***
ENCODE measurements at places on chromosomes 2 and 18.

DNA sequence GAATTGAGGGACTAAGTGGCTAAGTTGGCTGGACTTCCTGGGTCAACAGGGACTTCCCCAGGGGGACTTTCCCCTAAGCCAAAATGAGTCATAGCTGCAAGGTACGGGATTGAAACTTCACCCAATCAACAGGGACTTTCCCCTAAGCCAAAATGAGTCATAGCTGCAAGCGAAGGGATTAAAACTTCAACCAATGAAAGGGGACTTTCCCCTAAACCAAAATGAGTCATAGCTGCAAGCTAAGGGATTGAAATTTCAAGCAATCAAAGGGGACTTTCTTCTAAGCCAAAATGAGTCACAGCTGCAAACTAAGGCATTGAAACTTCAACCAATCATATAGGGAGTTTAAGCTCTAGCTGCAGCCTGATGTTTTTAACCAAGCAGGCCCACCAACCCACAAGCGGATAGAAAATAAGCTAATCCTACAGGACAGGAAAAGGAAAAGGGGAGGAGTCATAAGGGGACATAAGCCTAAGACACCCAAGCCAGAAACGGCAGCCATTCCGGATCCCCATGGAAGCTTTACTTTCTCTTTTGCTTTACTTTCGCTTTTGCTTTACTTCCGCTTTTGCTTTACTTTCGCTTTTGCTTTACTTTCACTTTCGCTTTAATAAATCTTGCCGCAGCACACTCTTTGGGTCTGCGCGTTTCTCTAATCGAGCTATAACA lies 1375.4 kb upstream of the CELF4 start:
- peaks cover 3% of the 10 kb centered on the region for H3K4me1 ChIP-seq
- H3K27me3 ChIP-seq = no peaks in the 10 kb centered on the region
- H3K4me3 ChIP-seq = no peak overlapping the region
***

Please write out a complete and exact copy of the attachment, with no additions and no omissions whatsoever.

ENCODE measurements at places on chromosomes 2 and 18.

DNA sequence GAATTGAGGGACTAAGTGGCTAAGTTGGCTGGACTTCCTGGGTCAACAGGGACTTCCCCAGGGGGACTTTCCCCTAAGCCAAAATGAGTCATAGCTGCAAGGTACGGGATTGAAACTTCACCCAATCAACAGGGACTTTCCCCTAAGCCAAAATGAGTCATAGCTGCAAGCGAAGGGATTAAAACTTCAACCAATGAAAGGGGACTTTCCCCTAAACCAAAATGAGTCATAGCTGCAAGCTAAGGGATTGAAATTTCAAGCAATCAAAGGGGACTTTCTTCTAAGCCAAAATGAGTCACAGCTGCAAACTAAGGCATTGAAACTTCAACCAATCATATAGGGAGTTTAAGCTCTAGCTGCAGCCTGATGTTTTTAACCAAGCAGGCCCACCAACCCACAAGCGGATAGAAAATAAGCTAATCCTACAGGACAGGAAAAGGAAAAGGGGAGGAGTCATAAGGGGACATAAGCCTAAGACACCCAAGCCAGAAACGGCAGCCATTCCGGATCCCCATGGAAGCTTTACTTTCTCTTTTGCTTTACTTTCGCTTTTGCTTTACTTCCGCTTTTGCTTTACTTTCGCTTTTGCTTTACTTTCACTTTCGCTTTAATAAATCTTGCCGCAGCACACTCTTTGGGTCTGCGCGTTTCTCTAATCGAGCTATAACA lies 1375.4 kb upstream of the CELF4 start:
- peaks cover 3% of the 10 kb centered on the region for H3K4me1 ChIP-seq
- H3K27me3 ChIP-seq = no peaks in the 10 kb centered on the region
- H3K4me3 ChIP-seq = no peak overlapping the region